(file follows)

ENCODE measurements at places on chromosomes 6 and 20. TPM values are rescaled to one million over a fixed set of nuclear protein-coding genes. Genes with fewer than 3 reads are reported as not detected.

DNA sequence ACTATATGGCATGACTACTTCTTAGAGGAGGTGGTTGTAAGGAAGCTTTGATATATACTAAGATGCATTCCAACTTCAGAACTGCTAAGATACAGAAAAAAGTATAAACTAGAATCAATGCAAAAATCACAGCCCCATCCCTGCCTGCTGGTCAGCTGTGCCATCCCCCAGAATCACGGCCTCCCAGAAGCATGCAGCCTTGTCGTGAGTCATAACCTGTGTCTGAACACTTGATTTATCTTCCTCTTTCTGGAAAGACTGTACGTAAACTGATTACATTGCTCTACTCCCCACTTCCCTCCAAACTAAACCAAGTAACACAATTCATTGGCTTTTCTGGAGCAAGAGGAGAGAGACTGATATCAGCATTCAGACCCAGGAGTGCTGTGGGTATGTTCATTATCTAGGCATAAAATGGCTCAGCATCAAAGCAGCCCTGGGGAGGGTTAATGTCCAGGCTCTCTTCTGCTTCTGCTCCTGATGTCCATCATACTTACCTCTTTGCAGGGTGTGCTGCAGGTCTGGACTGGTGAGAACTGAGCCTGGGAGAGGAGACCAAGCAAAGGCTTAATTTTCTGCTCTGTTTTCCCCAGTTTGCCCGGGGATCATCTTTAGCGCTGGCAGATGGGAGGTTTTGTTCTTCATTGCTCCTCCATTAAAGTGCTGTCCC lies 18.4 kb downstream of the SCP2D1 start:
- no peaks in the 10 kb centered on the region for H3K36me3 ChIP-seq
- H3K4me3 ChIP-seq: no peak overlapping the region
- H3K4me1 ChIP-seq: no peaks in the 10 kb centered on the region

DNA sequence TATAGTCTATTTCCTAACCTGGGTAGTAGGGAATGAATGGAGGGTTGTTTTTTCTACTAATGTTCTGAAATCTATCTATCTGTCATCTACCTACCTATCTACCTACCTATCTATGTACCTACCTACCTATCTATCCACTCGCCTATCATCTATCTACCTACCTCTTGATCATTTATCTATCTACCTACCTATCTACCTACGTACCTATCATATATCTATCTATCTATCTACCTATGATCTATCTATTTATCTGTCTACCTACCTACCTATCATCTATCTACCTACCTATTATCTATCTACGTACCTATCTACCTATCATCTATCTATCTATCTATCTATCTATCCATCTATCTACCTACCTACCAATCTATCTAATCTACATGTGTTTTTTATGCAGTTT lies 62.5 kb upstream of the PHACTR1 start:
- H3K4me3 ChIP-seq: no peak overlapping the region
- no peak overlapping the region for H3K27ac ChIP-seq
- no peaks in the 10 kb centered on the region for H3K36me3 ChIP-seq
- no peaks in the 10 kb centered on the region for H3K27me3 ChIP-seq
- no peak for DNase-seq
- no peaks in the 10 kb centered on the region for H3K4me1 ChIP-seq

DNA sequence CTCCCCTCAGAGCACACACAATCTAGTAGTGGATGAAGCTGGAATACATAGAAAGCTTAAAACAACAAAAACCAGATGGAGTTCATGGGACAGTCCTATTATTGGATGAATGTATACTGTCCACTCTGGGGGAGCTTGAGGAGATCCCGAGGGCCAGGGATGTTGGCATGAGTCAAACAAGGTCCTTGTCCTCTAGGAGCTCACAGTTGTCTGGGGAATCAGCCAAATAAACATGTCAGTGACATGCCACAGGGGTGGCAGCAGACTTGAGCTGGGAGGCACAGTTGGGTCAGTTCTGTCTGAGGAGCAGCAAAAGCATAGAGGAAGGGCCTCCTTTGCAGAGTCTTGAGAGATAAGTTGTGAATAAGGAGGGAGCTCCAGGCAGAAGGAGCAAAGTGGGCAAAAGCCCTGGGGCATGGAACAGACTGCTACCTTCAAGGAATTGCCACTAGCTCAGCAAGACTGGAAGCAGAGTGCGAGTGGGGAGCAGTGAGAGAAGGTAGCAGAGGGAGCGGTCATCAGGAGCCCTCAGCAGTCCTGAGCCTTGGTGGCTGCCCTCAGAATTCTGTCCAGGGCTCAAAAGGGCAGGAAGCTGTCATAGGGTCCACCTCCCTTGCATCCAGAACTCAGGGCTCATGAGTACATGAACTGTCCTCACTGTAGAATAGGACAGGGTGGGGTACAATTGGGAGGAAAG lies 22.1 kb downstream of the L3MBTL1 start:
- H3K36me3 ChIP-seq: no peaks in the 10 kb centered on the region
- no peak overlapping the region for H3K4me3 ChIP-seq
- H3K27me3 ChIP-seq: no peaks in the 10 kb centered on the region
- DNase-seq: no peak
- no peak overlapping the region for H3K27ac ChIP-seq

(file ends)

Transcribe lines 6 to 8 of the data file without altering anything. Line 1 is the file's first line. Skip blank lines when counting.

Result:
DNA sequence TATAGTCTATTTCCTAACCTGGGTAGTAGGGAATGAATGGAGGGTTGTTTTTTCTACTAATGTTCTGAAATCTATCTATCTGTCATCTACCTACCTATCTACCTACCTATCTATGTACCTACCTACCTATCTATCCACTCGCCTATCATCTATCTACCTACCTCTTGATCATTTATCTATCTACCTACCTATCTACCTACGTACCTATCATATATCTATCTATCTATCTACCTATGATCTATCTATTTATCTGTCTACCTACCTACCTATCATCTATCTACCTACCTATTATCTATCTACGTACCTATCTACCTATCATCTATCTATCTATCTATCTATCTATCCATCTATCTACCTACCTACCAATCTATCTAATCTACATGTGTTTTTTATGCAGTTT lies 62.5 kb upstream of the PHACTR1 start:
- H3K4me3 ChIP-seq: no peak overlapping the region
- no peak overlapping the region for H3K27ac ChIP-seq